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House troubles

Published: 6:02PM Wednesday July 14, 2010 Source: Fair Go

Reporter: Hannah Wallis

Young couple Coralie and Michael Cowie bought their first house in Dobson, West Coast, South Island, a couple of years ago, after talking to the owners and the real estate agent, and getting a valuer's report.  

They believe they were told that the property had a septic tank, and had been repiled.  This was also what the valuer said too.  

Two months later, a terrible smell alerted them to sewage leaking onto their lawn. They looked out for the septic tank, got a plumber in, and found there was no sewage system in place - the effluent was piped into the storm water system and eventually out to the Grey River.   They've since also found that the house hadn't been repiled either - some piles are missing, some are propped up by bits of wood, some are railway sleepers and some are not dug into the ground. The floors of their house are really wobbly.   So it's an unhealthy and unsafe environment and it's going to cost them around $30,000 to fix.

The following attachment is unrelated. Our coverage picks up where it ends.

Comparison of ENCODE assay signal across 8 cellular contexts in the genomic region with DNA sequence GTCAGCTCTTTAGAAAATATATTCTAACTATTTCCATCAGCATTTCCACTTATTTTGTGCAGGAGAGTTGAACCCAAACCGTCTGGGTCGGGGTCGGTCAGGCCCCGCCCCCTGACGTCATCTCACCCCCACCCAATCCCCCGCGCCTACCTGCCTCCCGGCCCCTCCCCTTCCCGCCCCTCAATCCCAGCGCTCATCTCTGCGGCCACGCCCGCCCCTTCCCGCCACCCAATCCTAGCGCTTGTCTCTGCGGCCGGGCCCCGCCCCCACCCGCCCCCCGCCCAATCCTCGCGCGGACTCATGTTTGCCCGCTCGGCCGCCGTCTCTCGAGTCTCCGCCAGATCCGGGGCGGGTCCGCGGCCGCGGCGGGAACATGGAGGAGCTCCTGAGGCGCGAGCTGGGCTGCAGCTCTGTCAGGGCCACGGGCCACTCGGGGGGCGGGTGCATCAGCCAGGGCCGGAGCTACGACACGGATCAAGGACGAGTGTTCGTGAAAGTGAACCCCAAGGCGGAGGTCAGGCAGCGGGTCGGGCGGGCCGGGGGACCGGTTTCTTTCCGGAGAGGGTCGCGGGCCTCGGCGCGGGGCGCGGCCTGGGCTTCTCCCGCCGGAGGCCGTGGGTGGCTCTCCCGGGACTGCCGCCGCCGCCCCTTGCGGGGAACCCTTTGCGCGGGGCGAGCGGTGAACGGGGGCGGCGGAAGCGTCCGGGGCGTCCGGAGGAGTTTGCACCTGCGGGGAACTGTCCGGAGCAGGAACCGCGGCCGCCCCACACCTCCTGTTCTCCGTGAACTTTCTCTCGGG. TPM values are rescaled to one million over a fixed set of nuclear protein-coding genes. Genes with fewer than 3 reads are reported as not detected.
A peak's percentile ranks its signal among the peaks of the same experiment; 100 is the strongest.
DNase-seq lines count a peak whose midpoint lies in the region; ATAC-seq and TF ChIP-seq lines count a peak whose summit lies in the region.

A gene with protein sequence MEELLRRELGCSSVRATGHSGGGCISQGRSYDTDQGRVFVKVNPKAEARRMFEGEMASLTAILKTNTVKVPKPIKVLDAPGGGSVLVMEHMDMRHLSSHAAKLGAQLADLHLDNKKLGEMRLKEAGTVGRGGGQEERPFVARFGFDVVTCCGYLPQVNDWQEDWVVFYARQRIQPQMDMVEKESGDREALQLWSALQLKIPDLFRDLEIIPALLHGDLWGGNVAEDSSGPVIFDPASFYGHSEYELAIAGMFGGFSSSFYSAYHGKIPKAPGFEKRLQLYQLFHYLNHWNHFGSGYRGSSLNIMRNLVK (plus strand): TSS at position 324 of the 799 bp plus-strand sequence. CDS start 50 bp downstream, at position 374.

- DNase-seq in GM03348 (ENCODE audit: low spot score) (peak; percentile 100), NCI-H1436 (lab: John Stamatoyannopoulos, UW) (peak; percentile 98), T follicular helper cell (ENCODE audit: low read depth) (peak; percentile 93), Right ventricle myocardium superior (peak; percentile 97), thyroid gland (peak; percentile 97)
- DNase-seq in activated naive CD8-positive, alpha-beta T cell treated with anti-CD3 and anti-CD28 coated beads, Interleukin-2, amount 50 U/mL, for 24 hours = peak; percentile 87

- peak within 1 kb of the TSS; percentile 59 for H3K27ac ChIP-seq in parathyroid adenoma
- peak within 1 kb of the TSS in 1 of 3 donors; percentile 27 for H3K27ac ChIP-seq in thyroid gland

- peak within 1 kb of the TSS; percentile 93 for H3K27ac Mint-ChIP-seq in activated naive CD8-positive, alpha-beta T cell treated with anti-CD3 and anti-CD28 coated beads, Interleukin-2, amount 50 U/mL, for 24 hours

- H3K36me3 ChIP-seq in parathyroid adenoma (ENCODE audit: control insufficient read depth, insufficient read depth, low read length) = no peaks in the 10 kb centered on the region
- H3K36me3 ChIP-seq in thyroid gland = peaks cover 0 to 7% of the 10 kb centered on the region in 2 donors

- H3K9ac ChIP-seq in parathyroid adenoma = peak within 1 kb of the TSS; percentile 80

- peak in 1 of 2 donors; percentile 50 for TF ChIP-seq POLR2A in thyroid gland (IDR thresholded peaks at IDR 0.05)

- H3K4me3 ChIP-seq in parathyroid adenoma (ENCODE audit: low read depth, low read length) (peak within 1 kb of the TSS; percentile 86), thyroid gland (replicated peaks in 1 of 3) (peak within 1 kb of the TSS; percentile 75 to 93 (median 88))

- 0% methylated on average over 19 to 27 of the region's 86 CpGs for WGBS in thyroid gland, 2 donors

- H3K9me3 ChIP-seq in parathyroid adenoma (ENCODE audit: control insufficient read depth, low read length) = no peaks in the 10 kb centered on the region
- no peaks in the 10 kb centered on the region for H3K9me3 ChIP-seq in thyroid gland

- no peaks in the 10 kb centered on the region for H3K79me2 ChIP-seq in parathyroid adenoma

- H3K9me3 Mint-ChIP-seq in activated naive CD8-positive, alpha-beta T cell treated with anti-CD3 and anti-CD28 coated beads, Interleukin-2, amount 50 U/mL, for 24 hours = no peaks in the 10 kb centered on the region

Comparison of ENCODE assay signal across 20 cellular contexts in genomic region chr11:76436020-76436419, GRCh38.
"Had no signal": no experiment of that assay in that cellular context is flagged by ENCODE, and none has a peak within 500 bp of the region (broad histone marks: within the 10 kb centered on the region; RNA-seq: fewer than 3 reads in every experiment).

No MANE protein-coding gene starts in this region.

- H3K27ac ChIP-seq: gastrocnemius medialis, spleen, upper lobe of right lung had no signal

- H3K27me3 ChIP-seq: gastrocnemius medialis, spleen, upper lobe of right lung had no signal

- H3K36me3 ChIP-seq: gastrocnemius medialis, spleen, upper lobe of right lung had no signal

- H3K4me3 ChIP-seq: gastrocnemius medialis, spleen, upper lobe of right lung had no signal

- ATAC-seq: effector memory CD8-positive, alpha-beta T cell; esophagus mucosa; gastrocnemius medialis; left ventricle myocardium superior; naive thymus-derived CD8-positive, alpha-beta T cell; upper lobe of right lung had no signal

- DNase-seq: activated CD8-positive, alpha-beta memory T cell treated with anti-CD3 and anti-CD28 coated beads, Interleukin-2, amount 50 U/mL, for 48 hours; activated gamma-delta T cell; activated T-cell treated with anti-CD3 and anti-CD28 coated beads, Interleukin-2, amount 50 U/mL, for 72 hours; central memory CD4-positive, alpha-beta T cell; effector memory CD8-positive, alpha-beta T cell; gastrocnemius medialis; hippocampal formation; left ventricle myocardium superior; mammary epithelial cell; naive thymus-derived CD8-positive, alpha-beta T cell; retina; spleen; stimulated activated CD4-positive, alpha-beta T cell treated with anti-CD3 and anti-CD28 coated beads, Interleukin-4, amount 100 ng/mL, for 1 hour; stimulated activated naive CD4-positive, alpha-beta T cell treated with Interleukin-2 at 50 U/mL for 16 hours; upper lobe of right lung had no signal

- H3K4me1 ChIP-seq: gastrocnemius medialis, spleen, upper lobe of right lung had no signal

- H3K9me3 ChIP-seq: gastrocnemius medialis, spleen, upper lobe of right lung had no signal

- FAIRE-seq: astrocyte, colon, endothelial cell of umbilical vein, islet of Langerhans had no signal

They asked Fair Go to try and help them get compensation from the various parties involved, and that negotiation is on-going.   The couple also wanted their plight on Fair Go to warn others - particularly first home buyers - about getting the right information before buying.   They did get a LIM  - Land Information Memorandum - from Grey District Council - which showed no consents had been given for a re-piling job, and that no information was held on a sewage system - both of which would have been red flags, if the couple had known what to look for.

The Council's top five tips for checking out a property are:

Don't just get a LIM - ask Council questions about it; find out how water is going in and coming out of your place (includes sewage), Check for consents and compliances and check the legal rights (boundaries, easements etc) Finally make sure you get a building report.

We also asked local builder to check over the Dobson house

Sam's top tips are:
Check under house for piles, insulation, plumbing; check every room for floor movement, buckling and so on; check for damp, mould, sticking windows and doors (all signs of water damage); check roof outside and inside the roof cavity if you can get in - looking for leaks, insulation, and any rodent damage to wiring; and finally Sam says you must do your own independent investigation and not rely on anybody else's word.